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Simmons v. American Drug Stores

March 25, 2002


Appeal from the Circuit Court of Cook County. No. 97 L 16195 The Honorable Sophia H. Hall, Judge Presiding.

The opinion of the court was delivered by: Presiding Justice Cohen


Plaintiff filed a personal injury action against defendants American Drug Stores, Inc., d/b/a Osco, B&N Realty Corp., and Jack Zimmerman, an agent of B&N Realty Corp. for injuries plaintiff sustained when he fell while exiting an Osco store. The trial court granted summary judgment in favor of defendants. Plaintiff appeals, contending that: (1) the danger presented by certain "cartnapper" barriers was not open and obvious; (2) even if the danger was open and obvious, plaintiff was distracted at the time he fell; and (3) plaintiff was forced to confront the alleged danger because he exited through the only exit from the store. For the reasons that follow, we reverse and remand for further proceedings.


On October 21, 1996, plaintiff was attempting to pass through a "cartnapper" barrier outside an Osco drug store when he became stuck in the barrier, fell, and broke his foot. Plaintiff sued defendants, alleging that the "cartnapper" barriers presented a dangerous condition. Defendants moved for summary judgment, arguing that they owed plaintiff no duty because the "cartnapper" barriers presented an open and obvious danger and that plaintiff was not distracted when he encountered that danger. Defendants further asserted that plaintiff did not raise a genuine issue of material fact as to whether the "cartnapper" gates proximately caused plaintiff's injury.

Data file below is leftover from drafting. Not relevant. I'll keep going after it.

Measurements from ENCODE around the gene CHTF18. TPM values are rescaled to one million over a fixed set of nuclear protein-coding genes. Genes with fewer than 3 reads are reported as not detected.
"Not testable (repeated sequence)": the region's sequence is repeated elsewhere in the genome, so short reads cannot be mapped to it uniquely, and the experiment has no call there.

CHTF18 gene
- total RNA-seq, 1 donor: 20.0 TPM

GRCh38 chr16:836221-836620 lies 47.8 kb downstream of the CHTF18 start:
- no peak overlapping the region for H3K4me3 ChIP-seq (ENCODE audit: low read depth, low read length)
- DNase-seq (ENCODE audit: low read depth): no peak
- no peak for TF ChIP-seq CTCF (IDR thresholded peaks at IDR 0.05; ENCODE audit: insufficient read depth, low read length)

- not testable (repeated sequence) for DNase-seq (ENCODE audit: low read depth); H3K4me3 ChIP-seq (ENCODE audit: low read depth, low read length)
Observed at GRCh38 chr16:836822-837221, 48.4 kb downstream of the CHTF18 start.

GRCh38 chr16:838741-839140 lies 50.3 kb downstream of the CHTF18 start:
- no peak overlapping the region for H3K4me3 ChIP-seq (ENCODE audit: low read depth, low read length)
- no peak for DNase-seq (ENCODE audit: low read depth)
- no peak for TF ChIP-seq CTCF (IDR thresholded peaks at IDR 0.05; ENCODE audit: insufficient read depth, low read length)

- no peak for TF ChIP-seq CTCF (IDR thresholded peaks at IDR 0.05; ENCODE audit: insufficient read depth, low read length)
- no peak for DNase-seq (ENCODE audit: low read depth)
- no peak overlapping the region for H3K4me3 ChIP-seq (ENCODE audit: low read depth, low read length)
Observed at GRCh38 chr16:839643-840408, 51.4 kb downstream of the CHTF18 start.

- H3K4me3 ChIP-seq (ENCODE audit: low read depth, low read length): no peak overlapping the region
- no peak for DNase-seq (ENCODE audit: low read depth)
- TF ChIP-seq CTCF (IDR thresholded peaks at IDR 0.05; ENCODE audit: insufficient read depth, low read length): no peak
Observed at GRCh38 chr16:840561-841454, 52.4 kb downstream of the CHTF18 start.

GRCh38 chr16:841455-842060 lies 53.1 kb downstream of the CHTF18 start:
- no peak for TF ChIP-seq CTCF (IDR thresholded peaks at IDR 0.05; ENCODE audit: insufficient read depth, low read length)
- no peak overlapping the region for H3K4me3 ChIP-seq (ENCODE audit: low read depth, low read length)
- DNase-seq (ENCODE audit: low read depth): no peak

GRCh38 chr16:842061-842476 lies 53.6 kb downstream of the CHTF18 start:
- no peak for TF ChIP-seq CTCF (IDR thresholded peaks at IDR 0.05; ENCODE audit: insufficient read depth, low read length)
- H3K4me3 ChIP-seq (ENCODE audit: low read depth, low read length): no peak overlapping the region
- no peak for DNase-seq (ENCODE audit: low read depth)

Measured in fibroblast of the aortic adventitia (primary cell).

In support of their motion for summary judgment, defendants submitted transcripts from the depositions of plaintiff and plaintiff's expert witness, John Fotsch, Jr. The deposition transcripts were accompanied by deposition exhibits, which included several photographs of the scene of the occurrence and a letter from Fotsch to plaintiff's attorney regarding his analysis of the "cartnapper" barriers.

The Osco store where plaintiff fell was located in a small strip mall containing several other businesses. A single doorway provided customers ingress and egress to the Osco. "Cartnapper" barriers, intended to prevent the removal of shopping carts from the Osco premises, were imbedded in a concrete slab between Osco's single doorway and the parking lot. The letter from Fotsch to plaintiff's counsel indicates that the concrete slab ended approximately 4½ inches beyond the barriers, then dropped 4 3/4 inches to the asphalt parking lot. The photographic exhibits show that the "cartnapper" barriers consisted of several sections of iron fencing, each of which was several feet high. Gaps between the barrier sections allowed customers to enter and exit the area between the doorway and the parking lot; however, the gaps were too narrow to permit shopping carts to pass through the barriers. A rectangular protrusion extended into each gap from both sides at the top portion of the fencing. The letter from Fotsch to plaintiff's counsel indicates that the narrowed portion of the barrier gaps between these protrusions ranged from 15 to 17 inches wide. A photograph included in the record incorporates a tape measure demonstrating a gap of approximately 16 inches.